- Shaw Productions in Ireland, 1900–2009
In July 2006, the month in which Bernard Shaw would have been 150 if he had achieved the condition of his own long-livers in Back to Methuselah, there were protests in the Irish press about the lack of recognition given to the anniversary.1 At the time, it seemed as though there would not be a single production of a Shaw play in Ireland in the sesquicentennial year, though the Lyric Theatre in Belfast did stage a revival of Arms and the Man in September. This was in notable contrast to his centenary in 1956, when over the year no fewer than nine of his plays were mounted for a total of 145 performances. The numbers of Shaw productions in Ireland have tailed off in the last half-century, but he has by no means disappeared from the Irish theater. The more popular plays—Heartbreak House, Pygmalion, Arms and the Man—are fairly regularly revived at the Gate Theatre; the Abbey has produced The Doctor’s Dilemma, Saint Joan (defying memories of the long-famous performance of Siobhan McKenna), and a lively version of Mrs Warren’s Profession. The listing below reveals that, although there have been relative peaks and troughs in the record of Irish stagings of Shaw, he has retained his presence, if sometimes an unacknowledged presence, over the 108 years since his first play was produced in Dublin.
“Shaw in the Irish Theater: An Unacknowledged Presence” was in fact the title that I gave to an essay I published in SHAW 14: Shaw and the Last Hundred Years (1992) and the present catalogue is by way of being a follow-up to that essay. In the research for the essay, originally given as a paper at the 1992 Blacksburg conference organized by Bernie Dukore, I compiled a list of all Irish Shaw productions I had been able to find up to that date. In this I had the formidable assistance of the great Shavian Dan H. Laurence, who supplied me with the details of such productions drawn from the records of Shaw’s royalty returns in the LSE Library. I verified these myself and extended them beyond the point where the LSE records [End Page 236] ceased. Although my 1992 paper drew upon this material, it was never published as such, and for this special issue of SHAW, Shaw and the Irish Literary Tradition, it seemed worthwhile to make available an updated, corrected, and enlarged version of the catalogue.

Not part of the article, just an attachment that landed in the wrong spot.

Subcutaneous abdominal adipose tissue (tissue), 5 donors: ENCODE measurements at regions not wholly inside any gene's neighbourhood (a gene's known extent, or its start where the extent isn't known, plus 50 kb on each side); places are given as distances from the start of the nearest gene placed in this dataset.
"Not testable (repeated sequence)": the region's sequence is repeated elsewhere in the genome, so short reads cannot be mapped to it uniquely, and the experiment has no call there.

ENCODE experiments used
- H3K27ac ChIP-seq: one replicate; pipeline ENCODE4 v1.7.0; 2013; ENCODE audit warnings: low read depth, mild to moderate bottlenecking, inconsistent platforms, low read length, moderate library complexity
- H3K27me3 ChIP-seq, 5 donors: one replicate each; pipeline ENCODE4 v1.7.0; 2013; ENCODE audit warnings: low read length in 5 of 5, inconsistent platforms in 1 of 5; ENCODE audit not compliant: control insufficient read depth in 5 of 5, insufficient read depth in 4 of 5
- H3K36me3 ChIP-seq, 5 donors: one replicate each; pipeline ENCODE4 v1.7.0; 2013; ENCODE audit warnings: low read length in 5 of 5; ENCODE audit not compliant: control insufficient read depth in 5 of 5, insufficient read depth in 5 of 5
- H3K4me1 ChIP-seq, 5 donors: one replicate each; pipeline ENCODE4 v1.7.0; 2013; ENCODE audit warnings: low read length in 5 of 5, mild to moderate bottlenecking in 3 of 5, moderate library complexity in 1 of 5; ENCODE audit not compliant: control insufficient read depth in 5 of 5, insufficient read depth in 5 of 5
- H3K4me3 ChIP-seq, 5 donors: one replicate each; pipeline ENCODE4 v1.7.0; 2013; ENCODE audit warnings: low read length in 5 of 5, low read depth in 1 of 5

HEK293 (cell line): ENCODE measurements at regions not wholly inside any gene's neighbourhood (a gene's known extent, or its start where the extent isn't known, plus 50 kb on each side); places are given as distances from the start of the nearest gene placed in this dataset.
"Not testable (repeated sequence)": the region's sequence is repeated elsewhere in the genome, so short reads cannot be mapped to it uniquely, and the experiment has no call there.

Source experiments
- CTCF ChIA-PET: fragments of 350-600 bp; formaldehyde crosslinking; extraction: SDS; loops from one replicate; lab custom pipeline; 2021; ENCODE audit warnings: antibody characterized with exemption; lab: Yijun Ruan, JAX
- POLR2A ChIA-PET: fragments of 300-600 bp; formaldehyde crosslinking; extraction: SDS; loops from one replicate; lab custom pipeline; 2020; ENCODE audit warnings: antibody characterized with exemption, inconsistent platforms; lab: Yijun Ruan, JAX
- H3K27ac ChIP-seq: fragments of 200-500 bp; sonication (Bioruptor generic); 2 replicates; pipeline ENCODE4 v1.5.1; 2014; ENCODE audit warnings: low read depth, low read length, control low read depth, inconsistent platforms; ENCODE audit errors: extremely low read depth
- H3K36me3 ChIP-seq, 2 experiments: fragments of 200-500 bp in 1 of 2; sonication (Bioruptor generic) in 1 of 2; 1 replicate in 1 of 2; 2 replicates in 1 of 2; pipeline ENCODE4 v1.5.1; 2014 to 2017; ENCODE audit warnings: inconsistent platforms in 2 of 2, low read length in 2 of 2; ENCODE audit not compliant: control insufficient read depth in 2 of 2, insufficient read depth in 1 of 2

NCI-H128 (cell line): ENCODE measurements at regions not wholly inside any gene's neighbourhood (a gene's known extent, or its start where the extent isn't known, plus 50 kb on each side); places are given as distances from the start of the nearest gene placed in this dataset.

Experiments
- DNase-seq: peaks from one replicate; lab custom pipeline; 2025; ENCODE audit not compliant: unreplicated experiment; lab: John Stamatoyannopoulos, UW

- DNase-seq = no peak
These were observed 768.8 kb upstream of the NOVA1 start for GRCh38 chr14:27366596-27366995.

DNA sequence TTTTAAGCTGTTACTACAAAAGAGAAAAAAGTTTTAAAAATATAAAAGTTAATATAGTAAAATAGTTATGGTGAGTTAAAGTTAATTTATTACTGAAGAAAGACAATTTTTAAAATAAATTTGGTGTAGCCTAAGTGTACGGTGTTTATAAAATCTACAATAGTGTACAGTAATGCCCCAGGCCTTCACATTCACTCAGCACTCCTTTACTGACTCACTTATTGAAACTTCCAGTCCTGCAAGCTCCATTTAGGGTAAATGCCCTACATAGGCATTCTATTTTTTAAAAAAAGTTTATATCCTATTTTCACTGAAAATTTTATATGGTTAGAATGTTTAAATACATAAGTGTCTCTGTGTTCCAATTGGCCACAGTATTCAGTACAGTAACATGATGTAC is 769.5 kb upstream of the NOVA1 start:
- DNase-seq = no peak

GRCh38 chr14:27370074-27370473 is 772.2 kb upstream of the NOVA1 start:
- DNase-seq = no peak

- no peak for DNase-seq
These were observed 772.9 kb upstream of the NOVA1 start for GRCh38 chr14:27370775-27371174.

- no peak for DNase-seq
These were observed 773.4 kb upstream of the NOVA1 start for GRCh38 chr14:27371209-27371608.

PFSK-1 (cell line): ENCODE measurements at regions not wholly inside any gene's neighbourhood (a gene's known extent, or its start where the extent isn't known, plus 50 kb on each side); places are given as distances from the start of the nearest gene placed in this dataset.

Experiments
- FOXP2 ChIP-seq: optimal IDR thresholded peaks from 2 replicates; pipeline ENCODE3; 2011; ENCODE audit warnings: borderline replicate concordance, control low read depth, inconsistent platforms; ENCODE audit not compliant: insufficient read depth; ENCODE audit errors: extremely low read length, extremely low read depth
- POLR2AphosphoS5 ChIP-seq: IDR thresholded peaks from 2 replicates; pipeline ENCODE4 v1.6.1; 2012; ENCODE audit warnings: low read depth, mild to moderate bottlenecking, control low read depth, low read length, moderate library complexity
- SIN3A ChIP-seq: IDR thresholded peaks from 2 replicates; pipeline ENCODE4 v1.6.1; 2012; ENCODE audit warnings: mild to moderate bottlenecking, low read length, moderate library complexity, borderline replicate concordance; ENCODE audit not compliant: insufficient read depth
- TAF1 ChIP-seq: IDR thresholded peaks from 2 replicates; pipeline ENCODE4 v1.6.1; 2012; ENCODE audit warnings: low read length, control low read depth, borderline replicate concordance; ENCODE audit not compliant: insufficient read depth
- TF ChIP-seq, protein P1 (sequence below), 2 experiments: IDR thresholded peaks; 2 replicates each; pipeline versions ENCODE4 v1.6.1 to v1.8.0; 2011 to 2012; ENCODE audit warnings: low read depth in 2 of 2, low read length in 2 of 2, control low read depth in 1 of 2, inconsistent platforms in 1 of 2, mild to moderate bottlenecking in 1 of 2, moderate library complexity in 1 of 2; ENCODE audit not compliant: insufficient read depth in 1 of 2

The updating, correction, and enlargement has been the work of my collaborator Deirdre McFeely. She tabulated my original entries and cross-checked them against the relevant theater archives and newspaper advertisements. For the period since 1992, we made use of the data supplied to us by Jeremy Crow of the Society of Authors and we gratefully acknowledge his help. The listing below is not comprehensive. Apart from shows that we may simply have missed, we decided as a matter of policy to exclude amateur productions, of which there are many, as well as radio and television broadcast versions. We have made one exception to this principle with the inclusion of Shaw stagings by the Northern Drama League; for a number of years it produced such a large number of Shaw plays that the phenomenon seemed worth recording. We have provided the year, the title of the play, the date of the first night for each run of a production (with the number of performances in brackets), the title of the company and director (when that is known), and in some cases the actors involved. Cast lists are not readily available for many productions, but we thought it useful to record these when they could be found in newspaper advertisements or theater programs. For some scholar someday, such information may be of use.
The record assembled here indicates that this prophet/playwright has been honored in his own country, if not always by public acclamation and the academic study that is his due, then in the way that playwrights most value, by sustained and repeated productions.
Nicholas Grene is Professor of English Literature at...